4.4.2. Interpreting rules concerning multiple liability constructively – the judge

      The first case discussed is a case in which one of the rules concerning concurrence (meerdaadse samenloop) had to be applied. The District Court of Amsterdam concluded that applying this rule would have the unjustifiable consequence that the accused (a serial rapist) could be sent to prison for a maximum of only four years and three months. The court ruled that application of this rule would not be in line with the principle of proportionality and the interests of the victim, with the latter criterion having become increasingly important over the years. The court consequently imposed a prison sentence of ten years, even though the rules of concurrence did not provide for this. The Supreme Court subsequently, however, overturned the decision and stated that since new legislation on the rule was in preparation, it was up to the legislator to decide which interpretation of the rule would fit best.7x For both rulings, see District Court of Amsterdam, 14 October 2011, ECLI:NL:RBAMS:2011:BT7651 and HR 19 February 2013, ECLI:NL:HR:2013:BX9407, NJ 2013, 436 and notation by N. Keijzer. Until the law was formally changed, the Supreme Court wanted to stick with the interpretation of the rule of concurrence it had given in earlier judgments. One could argue that the principle of legality – whereby legal rules, including those regarding the maximum sentence that can be imposed, must have been declared beforehand – prevented the Supreme Court from interpreting the rule of concurrence constructively. Another view is that the interpretation of the Supreme Court was a constructive interpretation. The Supreme Court ruled that the principle of legality outweighed the principle of proportionality and the interests of victims.8x Compare the ‘dimension of weight’ mentioned in section 2.2. The interpretation of the District Court, as well as that of the Supreme Court, can be seen as interpretative claims substantiated with arguments, based on the thesis that law is a construct of different rules und principles. Ultimately, however, the principle of legality is decisive, and this corresponds to Dworkin’s view that it is part of the goal of integrity that criminal law is dominated by legality.9x Van Dijk 2009, p. 337, where he quotes from a lecture of Dworkin: ‘Criminal cases should be narrowly interpreted in favor of the accused’.
      The second example of constructive interpretation by a judge involved a case concerning the imposition of both an administrative sanction in the form of an ignition interlock programme (alcoholslotprogramma) and a criminal procedure for the offence of driving under the influence of alcohol.10x HR 3 March 2015, ECLI:NL:HR:2015:434. As none of the written ne bis in idem rules are applicable to this specific situation, the accumulation of these procedures and corresponding sentences occurred on a daily basis. In March 2015, however, the Supreme Court decided that this practice violated the principle of ne bis in idem. In reaching this decision, the Supreme Court considered the unwritten principle that no one can be prosecuted and punished twice for the same act to be existent, given that it is recorded in Dutch law, as well as in international treaties and the EU Charter of Fundamental Rights. Even though the ne bis in idem principle as laid down in the law could not be applied, the underlying principle still prevented the person from being prosecuted and punished twice for the same offence. Adopting a different view on this would lead to disproportionate sentencing.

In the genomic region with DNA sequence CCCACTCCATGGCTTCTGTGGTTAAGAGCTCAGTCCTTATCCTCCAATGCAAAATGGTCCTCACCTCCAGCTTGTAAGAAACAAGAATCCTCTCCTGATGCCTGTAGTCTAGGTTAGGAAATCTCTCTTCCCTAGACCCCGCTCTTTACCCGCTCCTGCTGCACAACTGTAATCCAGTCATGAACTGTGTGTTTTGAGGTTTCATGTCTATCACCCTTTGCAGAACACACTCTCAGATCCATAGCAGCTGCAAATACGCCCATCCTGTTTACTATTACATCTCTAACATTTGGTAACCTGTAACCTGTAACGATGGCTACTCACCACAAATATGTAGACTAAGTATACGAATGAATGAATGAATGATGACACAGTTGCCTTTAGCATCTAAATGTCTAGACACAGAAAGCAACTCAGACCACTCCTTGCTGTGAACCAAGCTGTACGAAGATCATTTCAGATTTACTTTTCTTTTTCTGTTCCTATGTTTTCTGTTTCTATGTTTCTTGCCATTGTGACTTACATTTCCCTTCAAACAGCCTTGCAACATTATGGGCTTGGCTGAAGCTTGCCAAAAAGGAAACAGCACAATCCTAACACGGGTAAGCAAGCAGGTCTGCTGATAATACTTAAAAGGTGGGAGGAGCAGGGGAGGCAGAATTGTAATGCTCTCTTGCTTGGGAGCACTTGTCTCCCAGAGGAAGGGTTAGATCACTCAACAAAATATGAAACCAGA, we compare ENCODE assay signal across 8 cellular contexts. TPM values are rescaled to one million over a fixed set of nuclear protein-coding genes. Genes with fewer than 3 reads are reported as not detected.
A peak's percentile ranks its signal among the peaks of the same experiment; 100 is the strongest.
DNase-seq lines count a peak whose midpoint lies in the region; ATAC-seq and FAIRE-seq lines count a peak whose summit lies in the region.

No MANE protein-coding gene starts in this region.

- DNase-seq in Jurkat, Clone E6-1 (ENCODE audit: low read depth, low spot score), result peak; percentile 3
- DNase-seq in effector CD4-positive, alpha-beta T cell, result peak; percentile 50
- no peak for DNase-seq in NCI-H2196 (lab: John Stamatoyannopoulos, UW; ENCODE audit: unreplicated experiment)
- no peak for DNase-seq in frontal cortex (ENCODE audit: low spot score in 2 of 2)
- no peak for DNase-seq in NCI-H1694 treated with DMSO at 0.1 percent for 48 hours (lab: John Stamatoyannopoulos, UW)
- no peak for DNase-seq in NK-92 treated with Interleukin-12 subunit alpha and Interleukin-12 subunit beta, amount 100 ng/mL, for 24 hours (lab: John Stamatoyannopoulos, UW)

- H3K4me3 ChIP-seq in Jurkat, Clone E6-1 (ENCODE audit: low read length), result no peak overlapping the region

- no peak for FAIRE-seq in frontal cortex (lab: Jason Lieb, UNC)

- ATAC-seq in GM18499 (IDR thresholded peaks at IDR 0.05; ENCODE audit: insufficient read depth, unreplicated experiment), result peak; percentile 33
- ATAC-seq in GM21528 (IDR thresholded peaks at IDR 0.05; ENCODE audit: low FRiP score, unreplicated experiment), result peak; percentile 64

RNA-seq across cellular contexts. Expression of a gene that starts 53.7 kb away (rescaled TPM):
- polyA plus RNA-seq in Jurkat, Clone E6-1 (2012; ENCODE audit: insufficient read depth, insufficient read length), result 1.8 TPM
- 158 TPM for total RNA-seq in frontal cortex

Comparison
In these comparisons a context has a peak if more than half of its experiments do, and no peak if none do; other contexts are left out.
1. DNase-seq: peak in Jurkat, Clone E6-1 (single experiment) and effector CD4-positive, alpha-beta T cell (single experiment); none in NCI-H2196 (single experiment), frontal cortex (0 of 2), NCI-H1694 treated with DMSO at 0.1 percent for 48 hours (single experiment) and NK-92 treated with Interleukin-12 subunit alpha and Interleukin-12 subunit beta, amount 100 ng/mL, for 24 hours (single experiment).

• 4.4.3. Repeat offending and the ne bis in idem principle

      From a methodological point of view, constructivism and its presumption of law as integrity provide a good research method for investigating several – somehow related – legal rules. Nevertheless, finding coherence is not always easy. Sometimes, two principles seem to be irreconcilable: the one cannot be applied without rejecting the other. A good example of this in my research is the relationship between rules regarding recidivism and the ne bis in idem principle. Some say that imposing a higher sentence because someone has been convicted before goes against the principle that one cannot be punished twice for the same offence. In this section, I will show – using this example – that the interpretative debate that follows from constructivism makes it possible to find a coherent system of rules regarding multiple liability. In Dworkin’s words: two principles may be competing, but they will probably not be contradictory (Dworkin 1986, p. 444). The principles do not necessarily outweigh each other completely, but can be applied at the same time.